New York City Marathon winner Shalane Flanagan says she attributes her success to the long hours of training and diet change.
In 2017, she became the first American woman to win the marathon in 40 years and, on Monday, announced that she will run the marathon again in November to defend her title.
Flanagan, 36, revealed in a new cookbook, written with her best friend and runner Elyse Kopecky, that the reason she is able to do so is because she eats whole foods that keep her fed and stop learning to fear the fat.
Daily Mail Online spoke with a nutritionist about how whole foods prevent an athlete from crashing and how to incorporate healthy fats, can stay full longer.
New York City Marathon winner Shalane Flanagan says she attributes her success to the long hours of training and diet change. In the photo: Flanagan holding a flag after winning the race
She launched a cookbook with her best friend, runner Elyse Kopecky, which focuses on eating whole foods and incorporating healthy fats
Flanagan and Kopecky have written two cookbooks and the most recent of the two, Run Fast. Cook the fat. Eat Slow., It is full of tips and recipes for runners and athletes.
In their new book, published this summer, the couple wanted to provide recipes that focused on whole foods.
Kopecky told Shape that he wanted to break the notions of the readers of measuring fat, protein, carbohydrates and calories, because that could lead them to eat more processed foods because the amounts are on the label.
He explained to the website that, by eating balanced meals and whole food snacks, it is easier to control hunger levels.
Registered dietitian Tammy Lakatos Shames, half of the Nutrition Twins, told Daily Mail Online that whole foods are full of essential nutrients.
"When you eat foods that grow in the soil, you have the outer layers, the germ and the endosperm, as well as the interior that contains vitamins, minerals and fibers," he said.
Eating foods that contain vitamins and minerals does not make a good athlete a great athlete, but it makes a good one much better.
"But when you have processed foods or refined carbohydrates like white rice or white bread, they strip the outer layer so you do not have the fiber or the minerals and it causes a shock of energy."
This is particularly important when it comes to athletes who need to maintain a high level of energy.
"Their nutrient needs are much higher and they need a better diet," said Lakatos Shames
& # 39; They need to make sure they're getting lots of vitamins and minerals. It does not make a good athlete a great athlete, but it makes a good one much better. "
Lakatos Shames said that exercise, particularly at the athlete level, can cause more oxidative stress and release free radicals, molecules that damage the cells of your body.
"They're going to have a lot of free radicals floating around after exercising so they really he wants to consume many vitamins and minerals to clean them, "he said.
Registered dietitian Tammy Lakatos Shames says that exercise can release free radicals, molecules that damage your body's cells and whole foods provide nutrients to "cleanse" them. In the photo: Flanagan running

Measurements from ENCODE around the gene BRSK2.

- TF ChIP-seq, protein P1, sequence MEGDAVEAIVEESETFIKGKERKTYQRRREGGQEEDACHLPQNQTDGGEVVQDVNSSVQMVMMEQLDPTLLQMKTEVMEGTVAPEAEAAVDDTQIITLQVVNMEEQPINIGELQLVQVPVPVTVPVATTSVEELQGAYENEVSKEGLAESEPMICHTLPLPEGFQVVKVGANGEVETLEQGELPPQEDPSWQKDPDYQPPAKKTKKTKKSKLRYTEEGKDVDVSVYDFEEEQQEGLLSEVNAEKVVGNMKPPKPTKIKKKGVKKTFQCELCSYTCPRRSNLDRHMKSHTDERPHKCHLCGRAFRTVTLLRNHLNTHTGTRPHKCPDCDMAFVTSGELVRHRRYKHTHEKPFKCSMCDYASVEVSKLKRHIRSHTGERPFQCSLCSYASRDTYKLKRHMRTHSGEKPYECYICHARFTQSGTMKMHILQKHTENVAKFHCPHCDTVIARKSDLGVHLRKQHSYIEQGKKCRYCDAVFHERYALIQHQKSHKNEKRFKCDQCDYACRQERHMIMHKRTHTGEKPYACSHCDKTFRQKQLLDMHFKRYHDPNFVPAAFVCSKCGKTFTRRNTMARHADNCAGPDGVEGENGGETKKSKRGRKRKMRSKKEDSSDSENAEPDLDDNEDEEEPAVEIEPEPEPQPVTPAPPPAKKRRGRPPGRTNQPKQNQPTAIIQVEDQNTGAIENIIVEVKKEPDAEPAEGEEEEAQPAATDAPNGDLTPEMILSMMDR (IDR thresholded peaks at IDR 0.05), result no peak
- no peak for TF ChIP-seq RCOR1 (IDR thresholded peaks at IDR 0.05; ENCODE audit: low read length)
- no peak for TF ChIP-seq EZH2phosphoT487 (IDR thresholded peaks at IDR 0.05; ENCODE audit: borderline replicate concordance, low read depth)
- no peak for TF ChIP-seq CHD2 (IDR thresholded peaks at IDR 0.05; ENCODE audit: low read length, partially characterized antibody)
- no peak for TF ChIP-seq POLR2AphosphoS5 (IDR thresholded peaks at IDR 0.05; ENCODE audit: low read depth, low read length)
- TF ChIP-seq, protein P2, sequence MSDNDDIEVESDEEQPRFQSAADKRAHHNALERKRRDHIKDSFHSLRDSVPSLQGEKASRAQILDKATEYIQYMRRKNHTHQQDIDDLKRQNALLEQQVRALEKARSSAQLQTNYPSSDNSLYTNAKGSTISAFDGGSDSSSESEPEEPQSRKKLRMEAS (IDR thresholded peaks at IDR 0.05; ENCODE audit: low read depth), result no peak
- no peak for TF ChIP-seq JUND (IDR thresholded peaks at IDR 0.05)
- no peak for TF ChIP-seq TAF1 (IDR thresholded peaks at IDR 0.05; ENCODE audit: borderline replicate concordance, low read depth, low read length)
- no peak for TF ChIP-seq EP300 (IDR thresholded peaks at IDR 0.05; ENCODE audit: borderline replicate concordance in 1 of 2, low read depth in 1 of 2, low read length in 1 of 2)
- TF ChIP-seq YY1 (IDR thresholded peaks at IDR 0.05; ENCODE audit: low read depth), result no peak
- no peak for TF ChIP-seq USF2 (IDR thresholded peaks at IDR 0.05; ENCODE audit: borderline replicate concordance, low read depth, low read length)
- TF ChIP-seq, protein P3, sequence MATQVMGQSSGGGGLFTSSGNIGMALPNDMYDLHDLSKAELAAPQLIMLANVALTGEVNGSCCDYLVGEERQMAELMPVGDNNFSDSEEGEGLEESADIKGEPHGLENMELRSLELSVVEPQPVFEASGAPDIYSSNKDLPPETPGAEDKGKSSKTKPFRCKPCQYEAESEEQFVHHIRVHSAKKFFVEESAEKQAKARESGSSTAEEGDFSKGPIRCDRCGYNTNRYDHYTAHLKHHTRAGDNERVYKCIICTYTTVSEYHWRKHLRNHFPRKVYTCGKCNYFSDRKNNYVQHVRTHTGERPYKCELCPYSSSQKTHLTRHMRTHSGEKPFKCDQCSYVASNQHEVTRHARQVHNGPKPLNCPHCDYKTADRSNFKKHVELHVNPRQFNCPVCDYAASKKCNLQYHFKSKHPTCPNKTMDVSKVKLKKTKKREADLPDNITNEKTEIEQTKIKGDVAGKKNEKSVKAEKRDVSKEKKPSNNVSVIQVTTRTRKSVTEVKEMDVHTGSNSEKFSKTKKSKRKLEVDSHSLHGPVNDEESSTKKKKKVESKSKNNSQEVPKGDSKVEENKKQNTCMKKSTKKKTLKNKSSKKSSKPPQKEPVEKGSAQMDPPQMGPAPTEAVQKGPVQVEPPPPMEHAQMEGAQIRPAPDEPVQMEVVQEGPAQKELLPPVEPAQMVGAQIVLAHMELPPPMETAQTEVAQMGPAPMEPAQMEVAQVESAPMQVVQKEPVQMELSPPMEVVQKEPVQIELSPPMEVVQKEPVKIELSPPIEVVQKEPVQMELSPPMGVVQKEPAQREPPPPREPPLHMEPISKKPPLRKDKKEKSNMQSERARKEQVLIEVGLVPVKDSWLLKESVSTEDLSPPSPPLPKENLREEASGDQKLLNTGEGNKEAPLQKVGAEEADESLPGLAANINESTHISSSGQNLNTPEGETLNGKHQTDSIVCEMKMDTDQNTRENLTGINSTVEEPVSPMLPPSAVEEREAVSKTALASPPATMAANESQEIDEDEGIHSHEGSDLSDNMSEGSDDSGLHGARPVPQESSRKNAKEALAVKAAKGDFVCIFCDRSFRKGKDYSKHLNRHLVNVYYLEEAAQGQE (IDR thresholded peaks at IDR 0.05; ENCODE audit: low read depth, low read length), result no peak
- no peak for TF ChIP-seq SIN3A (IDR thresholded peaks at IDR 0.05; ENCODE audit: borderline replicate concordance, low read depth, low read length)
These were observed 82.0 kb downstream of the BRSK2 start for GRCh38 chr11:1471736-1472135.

Lakatos Shames also explains that refined foods such as white rice or white bread have no fiber or minerals and can cause a shock of energy. In the photo: one of the recipes in the cookbook
One of the biggest changes for Flanagan was changing the way he saw fat.
In the 1990s, when Flanagan attended college at the University of North Carolina-Chapel Hill, low-fat diets were all the rage after a handful of studies linked an increase in fat intake to heart disease.
"People did not separate healthy fats." How not to separate trans fats and saturated fats from monounsaturated fats, "Tammy Lakatos Shames told Daily Mail Online.
"It was:" All fat leads to cancer, obesity, heart disease ", when there are fats such as salmon, which is a high content of omega-3 fatty acids, which can actually Protect your heart against heart disease. "
Flanagan says that, as a college student, she fell into the trap of thinking that all fats are bad.
"We grew up in a culture, at least at the University of Carolina, you know, that fat would make you fat," CBS told This Morning.
& # 39; So we were eating everything low in fat. And little did we know that we were just eating more sugar and processed foods, "said Flanagan.
Lakatos Shames recommends staying with products that say "reduced in fat & # 39; or 'low-fat & # 39; whether they are cookies, cereals or yogurt.
"They remove the fat, but they are putting sugar or salt so that it has flavor," he said.
Flanagan (pictured) said in the 1990s that he was part of the low-fat madness. But Lakatos Shames explains that monounsaturated fats keep you full and protect you against heart disease
In addition, fats keep you full longer because they take longer to digest. Carbohydrates, however, are the fastest to digest.
Therefore, if you consume a low-fat, high-carbohydrate diet, especially refined carbohydrates such as white bread, pastries and sweets, you are likely to be hungry just a few hours after eating and potentially consuming an excess of calories.
"Carbohydrates take from one to four hours to digest, but fats can take four to six hours, and really healthy ones can take six to eight hours, so there is real satisfaction in eating avocados, nuts or seeds." said Lakatos Shames.
In his cookbook, both Flanagan and Kopecky emphasize the importance of incorporating fats into a diet as they do.
"Having a good balance of healthy fats at every meal and snack will make what you eat stay with you longer and give you energy throughout the day," Kopecky told Shape.
"I sincerely believe that the way Elyse has taught me to incorporate healthy fats and a healthy diet has really extended my career," Flanagan told CBS This Morning.
"I do not think I would be sitting here, talking to you and running at a high level if it were not for the fact that I changed my diet."